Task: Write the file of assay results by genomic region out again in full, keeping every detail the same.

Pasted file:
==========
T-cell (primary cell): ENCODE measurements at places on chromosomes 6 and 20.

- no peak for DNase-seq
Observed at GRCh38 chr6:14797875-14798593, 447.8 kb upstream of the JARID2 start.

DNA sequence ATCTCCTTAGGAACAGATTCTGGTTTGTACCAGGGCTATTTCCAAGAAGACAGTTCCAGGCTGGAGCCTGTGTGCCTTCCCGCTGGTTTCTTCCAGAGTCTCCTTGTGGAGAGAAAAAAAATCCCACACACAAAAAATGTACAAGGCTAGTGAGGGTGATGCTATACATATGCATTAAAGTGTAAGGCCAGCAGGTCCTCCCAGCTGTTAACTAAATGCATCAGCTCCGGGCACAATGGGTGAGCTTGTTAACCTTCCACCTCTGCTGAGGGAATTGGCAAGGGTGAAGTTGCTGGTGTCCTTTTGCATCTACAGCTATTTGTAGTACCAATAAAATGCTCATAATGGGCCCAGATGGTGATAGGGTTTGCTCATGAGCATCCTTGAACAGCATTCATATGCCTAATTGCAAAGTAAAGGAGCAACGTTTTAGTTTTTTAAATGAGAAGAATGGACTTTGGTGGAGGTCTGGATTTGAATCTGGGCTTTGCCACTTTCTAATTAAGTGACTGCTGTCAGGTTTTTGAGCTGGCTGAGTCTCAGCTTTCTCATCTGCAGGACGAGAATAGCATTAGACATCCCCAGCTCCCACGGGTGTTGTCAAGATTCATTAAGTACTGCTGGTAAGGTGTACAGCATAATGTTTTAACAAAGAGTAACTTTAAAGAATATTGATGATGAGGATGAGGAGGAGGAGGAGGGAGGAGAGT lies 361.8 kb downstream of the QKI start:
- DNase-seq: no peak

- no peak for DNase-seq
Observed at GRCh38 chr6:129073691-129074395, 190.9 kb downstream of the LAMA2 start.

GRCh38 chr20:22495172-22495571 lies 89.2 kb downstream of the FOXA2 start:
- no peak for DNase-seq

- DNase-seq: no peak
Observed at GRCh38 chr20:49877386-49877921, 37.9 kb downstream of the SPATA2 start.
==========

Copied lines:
T-cell (primary cell): ENCODE measurements at places on chromosomes 6 and 20.

- no peak for DNase-seq
Observed at GRCh38 chr6:14797875-14798593, 447.8 kb upstream of the JARID2 start.

DNA sequence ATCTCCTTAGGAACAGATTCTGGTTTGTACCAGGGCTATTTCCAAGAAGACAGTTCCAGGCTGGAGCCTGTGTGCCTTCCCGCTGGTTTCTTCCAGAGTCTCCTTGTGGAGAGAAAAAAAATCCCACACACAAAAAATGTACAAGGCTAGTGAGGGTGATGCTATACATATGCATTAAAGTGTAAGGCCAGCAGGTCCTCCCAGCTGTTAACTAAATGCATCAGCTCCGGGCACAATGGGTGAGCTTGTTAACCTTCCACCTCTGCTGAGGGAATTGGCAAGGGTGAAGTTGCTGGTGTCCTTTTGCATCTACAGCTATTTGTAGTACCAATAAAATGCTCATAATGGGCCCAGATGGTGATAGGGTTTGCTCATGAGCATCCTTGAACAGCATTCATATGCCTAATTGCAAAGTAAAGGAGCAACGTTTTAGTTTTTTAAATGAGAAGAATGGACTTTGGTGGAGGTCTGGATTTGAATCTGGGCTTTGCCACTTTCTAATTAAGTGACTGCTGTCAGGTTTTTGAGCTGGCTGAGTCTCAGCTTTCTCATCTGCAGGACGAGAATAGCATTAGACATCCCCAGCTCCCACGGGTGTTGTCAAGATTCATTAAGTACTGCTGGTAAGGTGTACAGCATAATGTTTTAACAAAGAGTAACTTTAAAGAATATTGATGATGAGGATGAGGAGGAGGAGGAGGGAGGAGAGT lies 361.8 kb downstream of the QKI start:
- DNase-seq: no peak

- no peak for DNase-seq
Observed at GRCh38 chr6:129073691-129074395, 190.9 kb downstream of the LAMA2 start.

GRCh38 chr20:22495172-22495571 lies 89.2 kb downstream of the FOXA2 start:
- no peak for DNase-seq

- DNase-seq: no peak
Observed at GRCh38 chr20:49877386-49877921, 37.9 kb downstream of the SPATA2 start.